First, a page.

January 2, 2020

Modern Updates for the Modern Family

Related Services Tax & Business, Tax Advisory Services, Modern Family & LGBT Services

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The traditional “nuclear” family is becoming a thing of the past. While same-sex couples are finally able to tie the knot, opposite-sex couples are forming blended families and adopting their step-children. More and more individuals are taking on long-term relationships and not getting married. Additionally, divorce rates are rising, and the average number of children in a family is decreasing. This creates special considerations for the evolved “modern family.” What’s New?

  • Potential Tax Refunds! With the help of the Promoting Respect for Individuals’ Dignity and Equality – or PRIDE –Act (House Resolution 3299), legally married same-sex couples may be allowed to amend their tax returns for all of the years they’ve been married. Current law limits taxpayers who previously filed separate individual returns to file amended joint returns only up to the standard three-year statute of limitations period. If approved by the Senate and signed into law, the PRIDE Act could result in over $60 million in tax refunds. The act also “fixes” one of the many technicalities that still exist in the tax code post-DOMA by removing references to husband/wife/ male/female and providing for gender- neutral language.
  • Elimination of the Alimony Deduction – With the ability to get married comes the ability to get divorced! Divorce agreements signed after December 31,  2018, are subject to new rules as part of the Tax Cuts and Jobs Act of 2017 (TCJA). The spouse who pays alimony to an ex-spouse will no longer be able to deduct the alimony on his or her income tax return, and the recipient spouse will no longer have to include the alimony payment in his or her taxable income. Note,under the new law, a payor spouse can make alimony payments through an individual retirement account, provided the payee spouse is at least 59 ½ years old; otherwise the 10% penalty applies. This “back-door” payment through an IRA may provide a tax benefit for the higher-income spouse by enabling the use of pre-tax dollars.
  • The Working Families Tax Relief Act could help save tax dollars for more than 230,000 low-income same- sex couples and families. Specifically, the bill increases the availability of the Earned Income Tax Credit (EITC) by expanding the age of eligibility. The bill is anticipated to bring more than 29 million people above the poverty line, increasing the LGBT poverty line and child poverty line as well.

What’s Important?

In the midst of a  proposed tax bill specifically aiming to achieve tax equity for modern couples and families, and monumental court decisions, compounded by the uncertainty of the upcoming 2020 elections, some planning tips remain important for modern families in the current environment:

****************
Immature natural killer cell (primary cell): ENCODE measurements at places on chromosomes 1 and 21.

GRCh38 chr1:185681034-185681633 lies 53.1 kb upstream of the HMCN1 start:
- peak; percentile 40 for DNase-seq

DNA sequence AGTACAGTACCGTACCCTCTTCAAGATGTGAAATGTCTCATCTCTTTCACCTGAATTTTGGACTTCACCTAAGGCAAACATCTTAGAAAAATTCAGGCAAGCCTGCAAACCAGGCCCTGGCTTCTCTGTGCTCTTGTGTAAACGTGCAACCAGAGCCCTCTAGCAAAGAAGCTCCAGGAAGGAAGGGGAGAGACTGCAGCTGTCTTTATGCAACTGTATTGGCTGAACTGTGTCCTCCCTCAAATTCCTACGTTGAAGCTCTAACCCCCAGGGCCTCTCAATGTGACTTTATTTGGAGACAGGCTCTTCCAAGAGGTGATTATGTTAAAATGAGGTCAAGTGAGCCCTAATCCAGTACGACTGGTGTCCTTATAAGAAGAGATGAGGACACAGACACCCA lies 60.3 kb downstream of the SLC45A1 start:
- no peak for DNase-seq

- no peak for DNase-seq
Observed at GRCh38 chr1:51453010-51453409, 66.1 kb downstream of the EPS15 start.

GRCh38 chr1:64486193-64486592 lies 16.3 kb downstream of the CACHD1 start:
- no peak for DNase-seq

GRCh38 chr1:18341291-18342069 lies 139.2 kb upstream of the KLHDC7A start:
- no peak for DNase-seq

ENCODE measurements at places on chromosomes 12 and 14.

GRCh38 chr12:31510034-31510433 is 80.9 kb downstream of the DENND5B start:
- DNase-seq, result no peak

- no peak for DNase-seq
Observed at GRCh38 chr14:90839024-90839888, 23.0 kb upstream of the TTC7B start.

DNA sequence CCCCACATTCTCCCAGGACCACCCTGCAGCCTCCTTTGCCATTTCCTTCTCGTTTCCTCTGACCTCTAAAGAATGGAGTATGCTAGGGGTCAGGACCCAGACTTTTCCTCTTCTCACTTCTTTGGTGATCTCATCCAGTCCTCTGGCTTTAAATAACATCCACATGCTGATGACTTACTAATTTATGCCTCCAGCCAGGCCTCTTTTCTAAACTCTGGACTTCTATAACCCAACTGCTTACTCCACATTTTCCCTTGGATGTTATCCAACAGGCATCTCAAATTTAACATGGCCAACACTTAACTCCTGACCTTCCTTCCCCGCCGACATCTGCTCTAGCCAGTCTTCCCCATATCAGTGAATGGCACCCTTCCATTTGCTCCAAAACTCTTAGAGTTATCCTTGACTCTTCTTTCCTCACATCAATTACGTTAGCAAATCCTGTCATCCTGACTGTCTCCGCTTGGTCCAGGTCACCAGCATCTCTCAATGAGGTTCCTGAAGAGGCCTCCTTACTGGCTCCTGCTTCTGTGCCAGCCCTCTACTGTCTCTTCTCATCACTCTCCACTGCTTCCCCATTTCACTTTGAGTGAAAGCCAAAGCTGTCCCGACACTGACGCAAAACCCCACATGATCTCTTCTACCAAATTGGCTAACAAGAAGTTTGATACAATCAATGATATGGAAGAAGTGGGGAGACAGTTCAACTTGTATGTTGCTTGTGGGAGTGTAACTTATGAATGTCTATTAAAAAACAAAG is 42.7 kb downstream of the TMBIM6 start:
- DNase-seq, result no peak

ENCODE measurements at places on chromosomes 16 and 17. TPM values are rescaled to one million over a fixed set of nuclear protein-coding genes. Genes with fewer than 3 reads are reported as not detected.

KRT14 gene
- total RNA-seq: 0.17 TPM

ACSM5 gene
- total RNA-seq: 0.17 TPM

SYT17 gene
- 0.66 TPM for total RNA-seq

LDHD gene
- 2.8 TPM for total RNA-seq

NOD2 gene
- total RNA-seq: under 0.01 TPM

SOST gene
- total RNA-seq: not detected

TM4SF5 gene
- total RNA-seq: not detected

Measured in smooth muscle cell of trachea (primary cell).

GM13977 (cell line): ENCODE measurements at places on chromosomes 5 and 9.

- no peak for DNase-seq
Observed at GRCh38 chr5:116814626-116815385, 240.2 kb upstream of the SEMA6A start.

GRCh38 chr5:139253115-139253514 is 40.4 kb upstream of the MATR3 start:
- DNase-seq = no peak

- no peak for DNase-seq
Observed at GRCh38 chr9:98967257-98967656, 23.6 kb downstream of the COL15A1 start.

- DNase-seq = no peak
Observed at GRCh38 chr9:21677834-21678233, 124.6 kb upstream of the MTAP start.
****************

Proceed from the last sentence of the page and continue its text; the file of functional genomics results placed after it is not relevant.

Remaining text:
• The Mortgage Interest Deduction – Two unmarried individuals filing separately (same-sex or opposite-sex) who own property together and pay the mortgage together can continue to reduce their taxable incomes by claiming the mortgage interest deduction on the same residence. For qualified loans secured after December 15, 2017, both individuals can deduct the interest on the first $750,000 of the mortgage ( deceased from $1,000,000 for mortgages secured before that date). Make sure to itemize your taxes, rather than taking the standard deduction, and look out for Form 1098 from your mortgage lender.
  • Cohabitation Agreements and Prenups – Couples cohabitating, whether married or unmarried, should formalize a legal agreement to protect either partner’s real estate or  other assets. Entering into a Cohabitation Agreement or Prenuptial Agreement can protect the interests of both parties, avoid future conflicts, and properly distribute the property in the event of a break- up or death.
  • Love, Marriage and Taxes? Newlywed same-sex couples across the U.S. are befuddled when it comes to  choosing whether to file their taxes as “married filing jointly” or “married filing separate.” Much of the confusion comes from the infamous “marriage penalty” tax, where  combining incomes leads to a higher tax bracket and disqualifies certain deductions and credits. Filing joint or separate depends on each couple’s particular situation, including whether one spouse earns substantially more, has significant medical expenses, or is eligible for qualifying child/dependent care or adoption tax credits. It is advisable to ask your accountant to forecast your taxes under both scenarios.
  • Estate Planning – Don’t forget to review your beneficiary designations! Is your will up-to-date? Have you named guardians for your minor children? Who is your healthcare proxy and power of attorney agent in the event you are incapacitated and unable to make your own decisions? Does your  living will  make clear your intentions in the event of medical incapacitation? Should you take advantage of the current federal lifetime gift  exemption of $11.4 million? It is a good idea to review your existing estate plan and consider making annual gifts before the year-end.